modernghana logo

FEATURED: What A Reader In Ghana Wrote To Yours Truly: The Baptism Of Adam Revea...

June 20, 2011 | General News

Anna Bossman: I felt frustrated by ruling on Dr. Anane's case

Anna Bossman, outgoing acting Commissioner of CHRAJ
Anna Bossman, outgoing acting Commissioner of CHRAJ

The outgoing head of the Commission for Human Rights and Administrative Justice (CHRAJ), Ms Anna Bossman has, for the first time, commented on the decision by a High Court to quash the Commission's adverse findings against former Minister of Health, Dr. Richard Anane due to procedural error in the lead up to the investigations of the case.

Following media reports of corruption, conflict of interest and abuse of power against Dr. Anane, CHRAJ instituted a full-scale investigation into the allegations.

In September 2006, the Commission found Dr. Anane guilty of some of the allegations and recommended to then President J.A. Kufuor that he be dismissed from office as the Minister of Health.

Dr. Anane however resigned with a promise to fight for his innocence.

In March 2007, an Appeals Court Judge with additional responsibility on matters as a High Court judge, Justice Baffoe Bonnie declared CHRAJ's ruling null and void on grounds that the Commission ought to have based its investigations into the allegations on a formal complaint.

The Court stated that by investigating the matter without an identifiable complainant, CHRAJ was behaving like the proverbial octopus: "stretching its tentacles to look for complaints to investigate," an act which would be a "recipe for chaos".

But speaking on Joy FM's Super Morning Show on Monday, Madam Bossman stated her disagreement with the ruling, insisting that the courts took their decision in the strictest sense of the law and should have considered other issues relating to the case before taking such a hard line.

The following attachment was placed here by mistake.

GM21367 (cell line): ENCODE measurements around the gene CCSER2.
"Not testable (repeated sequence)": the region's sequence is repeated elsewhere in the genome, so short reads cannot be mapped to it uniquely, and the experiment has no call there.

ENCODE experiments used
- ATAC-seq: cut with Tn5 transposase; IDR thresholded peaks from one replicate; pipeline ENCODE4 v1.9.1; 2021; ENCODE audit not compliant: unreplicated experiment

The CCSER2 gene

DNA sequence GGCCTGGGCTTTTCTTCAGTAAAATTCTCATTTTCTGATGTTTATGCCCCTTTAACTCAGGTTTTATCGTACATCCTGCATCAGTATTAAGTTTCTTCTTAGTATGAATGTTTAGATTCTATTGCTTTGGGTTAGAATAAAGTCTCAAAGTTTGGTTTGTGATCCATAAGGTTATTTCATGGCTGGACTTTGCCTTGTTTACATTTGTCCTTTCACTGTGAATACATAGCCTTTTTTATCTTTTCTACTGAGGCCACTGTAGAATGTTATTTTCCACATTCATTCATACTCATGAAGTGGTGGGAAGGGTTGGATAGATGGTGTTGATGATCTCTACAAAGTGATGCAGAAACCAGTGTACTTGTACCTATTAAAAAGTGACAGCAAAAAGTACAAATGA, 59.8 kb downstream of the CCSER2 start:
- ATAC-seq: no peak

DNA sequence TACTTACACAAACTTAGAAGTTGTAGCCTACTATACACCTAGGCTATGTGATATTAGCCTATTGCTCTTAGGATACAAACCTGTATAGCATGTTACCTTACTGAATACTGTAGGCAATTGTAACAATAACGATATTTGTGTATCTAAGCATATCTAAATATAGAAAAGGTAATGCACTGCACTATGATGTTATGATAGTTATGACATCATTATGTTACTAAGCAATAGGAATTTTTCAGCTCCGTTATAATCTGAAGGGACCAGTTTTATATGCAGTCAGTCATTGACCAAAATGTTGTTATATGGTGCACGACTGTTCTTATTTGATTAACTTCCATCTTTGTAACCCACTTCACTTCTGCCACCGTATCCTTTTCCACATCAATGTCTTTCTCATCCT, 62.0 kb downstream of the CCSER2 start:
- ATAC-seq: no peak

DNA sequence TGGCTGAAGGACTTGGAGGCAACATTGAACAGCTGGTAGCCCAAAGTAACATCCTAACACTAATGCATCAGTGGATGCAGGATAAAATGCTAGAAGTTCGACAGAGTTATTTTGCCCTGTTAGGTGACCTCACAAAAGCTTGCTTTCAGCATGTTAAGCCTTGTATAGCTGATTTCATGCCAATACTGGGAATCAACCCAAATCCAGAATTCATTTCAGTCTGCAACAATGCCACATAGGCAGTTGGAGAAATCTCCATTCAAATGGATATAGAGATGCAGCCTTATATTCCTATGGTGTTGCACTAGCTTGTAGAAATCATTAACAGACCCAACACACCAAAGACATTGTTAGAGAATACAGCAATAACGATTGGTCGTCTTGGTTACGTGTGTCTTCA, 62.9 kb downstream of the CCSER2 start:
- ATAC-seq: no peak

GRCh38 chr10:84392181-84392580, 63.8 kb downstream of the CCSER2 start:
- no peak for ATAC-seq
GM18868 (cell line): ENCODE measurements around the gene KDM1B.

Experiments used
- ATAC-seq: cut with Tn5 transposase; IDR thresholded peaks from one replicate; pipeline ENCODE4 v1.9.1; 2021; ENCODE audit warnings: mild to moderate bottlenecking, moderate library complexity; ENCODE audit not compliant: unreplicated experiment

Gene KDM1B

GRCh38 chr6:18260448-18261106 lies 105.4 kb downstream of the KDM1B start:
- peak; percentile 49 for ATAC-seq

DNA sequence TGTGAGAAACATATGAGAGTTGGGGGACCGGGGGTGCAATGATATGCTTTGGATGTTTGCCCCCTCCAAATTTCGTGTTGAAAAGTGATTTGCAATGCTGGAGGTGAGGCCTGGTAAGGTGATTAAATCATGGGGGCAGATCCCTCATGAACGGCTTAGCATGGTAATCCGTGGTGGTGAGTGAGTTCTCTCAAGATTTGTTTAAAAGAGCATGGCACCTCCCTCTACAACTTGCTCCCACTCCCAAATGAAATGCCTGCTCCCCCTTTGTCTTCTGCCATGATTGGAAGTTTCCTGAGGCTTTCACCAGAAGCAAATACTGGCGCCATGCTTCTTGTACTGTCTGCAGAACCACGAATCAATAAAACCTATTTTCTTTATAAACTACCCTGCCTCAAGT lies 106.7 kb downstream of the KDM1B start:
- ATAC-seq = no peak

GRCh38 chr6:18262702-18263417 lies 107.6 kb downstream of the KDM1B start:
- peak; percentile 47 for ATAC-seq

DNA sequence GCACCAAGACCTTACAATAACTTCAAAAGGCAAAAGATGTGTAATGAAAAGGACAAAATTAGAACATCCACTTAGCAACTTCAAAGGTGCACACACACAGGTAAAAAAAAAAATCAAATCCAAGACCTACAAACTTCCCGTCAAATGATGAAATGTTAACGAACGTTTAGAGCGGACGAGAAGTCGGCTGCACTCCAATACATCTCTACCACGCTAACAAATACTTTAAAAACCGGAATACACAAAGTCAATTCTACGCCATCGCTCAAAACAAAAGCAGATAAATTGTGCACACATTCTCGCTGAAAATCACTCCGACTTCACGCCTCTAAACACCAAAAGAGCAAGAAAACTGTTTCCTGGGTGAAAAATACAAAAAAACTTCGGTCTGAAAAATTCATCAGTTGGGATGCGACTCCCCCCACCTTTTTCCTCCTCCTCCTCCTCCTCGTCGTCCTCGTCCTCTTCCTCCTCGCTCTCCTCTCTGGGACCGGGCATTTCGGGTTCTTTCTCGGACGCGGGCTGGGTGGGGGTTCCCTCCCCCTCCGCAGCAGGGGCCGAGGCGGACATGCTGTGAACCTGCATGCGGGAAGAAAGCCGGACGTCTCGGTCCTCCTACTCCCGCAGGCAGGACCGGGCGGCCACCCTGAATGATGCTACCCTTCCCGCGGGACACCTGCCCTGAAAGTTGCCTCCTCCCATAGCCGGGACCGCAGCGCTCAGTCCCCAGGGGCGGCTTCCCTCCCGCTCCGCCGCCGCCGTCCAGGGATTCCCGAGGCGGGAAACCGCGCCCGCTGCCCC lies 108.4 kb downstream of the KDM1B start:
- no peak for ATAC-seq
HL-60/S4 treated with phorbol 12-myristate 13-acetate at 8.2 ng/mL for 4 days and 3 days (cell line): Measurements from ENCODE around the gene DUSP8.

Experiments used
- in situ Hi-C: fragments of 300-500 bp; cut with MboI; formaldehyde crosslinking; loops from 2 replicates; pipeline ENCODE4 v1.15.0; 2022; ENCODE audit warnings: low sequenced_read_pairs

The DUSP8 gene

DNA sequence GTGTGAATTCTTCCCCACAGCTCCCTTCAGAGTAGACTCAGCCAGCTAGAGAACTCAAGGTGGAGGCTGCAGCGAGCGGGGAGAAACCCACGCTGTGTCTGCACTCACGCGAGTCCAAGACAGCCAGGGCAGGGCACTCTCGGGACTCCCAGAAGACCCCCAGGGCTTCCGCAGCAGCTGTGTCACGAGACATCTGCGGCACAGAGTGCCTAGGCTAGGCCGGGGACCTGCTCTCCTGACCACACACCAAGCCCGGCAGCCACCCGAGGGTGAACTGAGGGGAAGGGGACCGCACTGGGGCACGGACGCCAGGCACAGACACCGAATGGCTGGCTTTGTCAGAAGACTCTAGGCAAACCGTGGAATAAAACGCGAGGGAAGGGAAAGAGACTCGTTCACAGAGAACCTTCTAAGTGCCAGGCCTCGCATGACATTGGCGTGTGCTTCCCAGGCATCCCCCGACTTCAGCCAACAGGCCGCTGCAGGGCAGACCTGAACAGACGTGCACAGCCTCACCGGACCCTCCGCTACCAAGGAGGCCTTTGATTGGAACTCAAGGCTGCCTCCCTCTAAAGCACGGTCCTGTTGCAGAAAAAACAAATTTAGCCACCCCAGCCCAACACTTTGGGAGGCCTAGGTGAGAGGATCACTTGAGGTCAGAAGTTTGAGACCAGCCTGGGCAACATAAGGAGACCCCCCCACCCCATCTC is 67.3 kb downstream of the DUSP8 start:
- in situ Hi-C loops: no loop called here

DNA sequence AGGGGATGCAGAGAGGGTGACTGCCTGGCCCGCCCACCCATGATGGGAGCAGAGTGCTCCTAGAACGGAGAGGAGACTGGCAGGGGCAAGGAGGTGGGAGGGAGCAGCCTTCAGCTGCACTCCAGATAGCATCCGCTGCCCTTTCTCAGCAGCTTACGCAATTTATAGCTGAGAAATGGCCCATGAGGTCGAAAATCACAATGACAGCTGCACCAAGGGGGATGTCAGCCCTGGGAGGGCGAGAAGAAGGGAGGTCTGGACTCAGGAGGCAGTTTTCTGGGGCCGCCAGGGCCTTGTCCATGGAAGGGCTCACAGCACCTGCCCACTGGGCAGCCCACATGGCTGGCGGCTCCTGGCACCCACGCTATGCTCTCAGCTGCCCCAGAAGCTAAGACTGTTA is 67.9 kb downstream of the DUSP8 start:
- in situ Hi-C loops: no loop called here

“I felt frustrated” she said, adding the courts never went into the merits of the case which is the basis of the investigations.

“We found that, yes, there was abuse of power and [the cases of] conflict of interest were wholly substantiated," she indicated.

Madam Bossman said “there were certain times that I felt like, did we put our case across as clearly as we should. I felt we did. As always when you take matters to court, there is always a possibility that the court is not going to see it your way.”

“I felt let down not only by the courts, because I believe that all of us, especially all of us in the governance work have our roles to play. I think that CHRAJ played its role, the court played its role but I'm wondering whether parliament played its role and that's where I had a little bit of a first let down.”

She said parliament had the opportunity to make some statement on the conduct of public servants but failed to do so.

Asked whether she was personally attached to the case, Madam Bossman said “it was never Anna Bossman vs Dr. Anane. This is a job that I was doing and it is not personal.”

According to Madam Bossman, she has always felt that institutions such as CHRAJ were not much appreciated by those in political office even though she refused to admit that there was some orchestration behind the scenes to stifle the Commission's performance.

“Orchestration maybe, is too strong a word and as I say, I'm not sure that I can substantiate that, but what I can say is that, I feel or I felt that the work of institutions such as ours has not really been appreciated in its entirety by the powers that be and even by the public.”

Madam Bossman who is resigning her position to take up a job with the African Development Bank said the Commission is riddled with a number of challenges that prevent it from fully carrying out its functions.

She said Ghanaians fail to recognize the essence of the Commission, an institution which is supposed to check corruption and help protect the rights of all citizens.

She also bemoaned the lack of resources, explaining that this clearly shows that they are not a priority.

Anna Bossman said due to poor working conditions they are unable to recruit and retain quality human resources. She however said despite this fact the Commission tries to deal with issues speedily.

She therefore called for more support for the Commission from the citizenry and political office holders.

Story by Derick Romeo Adogla/

Video News

quot-img-1A human is human; and human is a human.

By: Nii Mensa Kwao II quot-img-1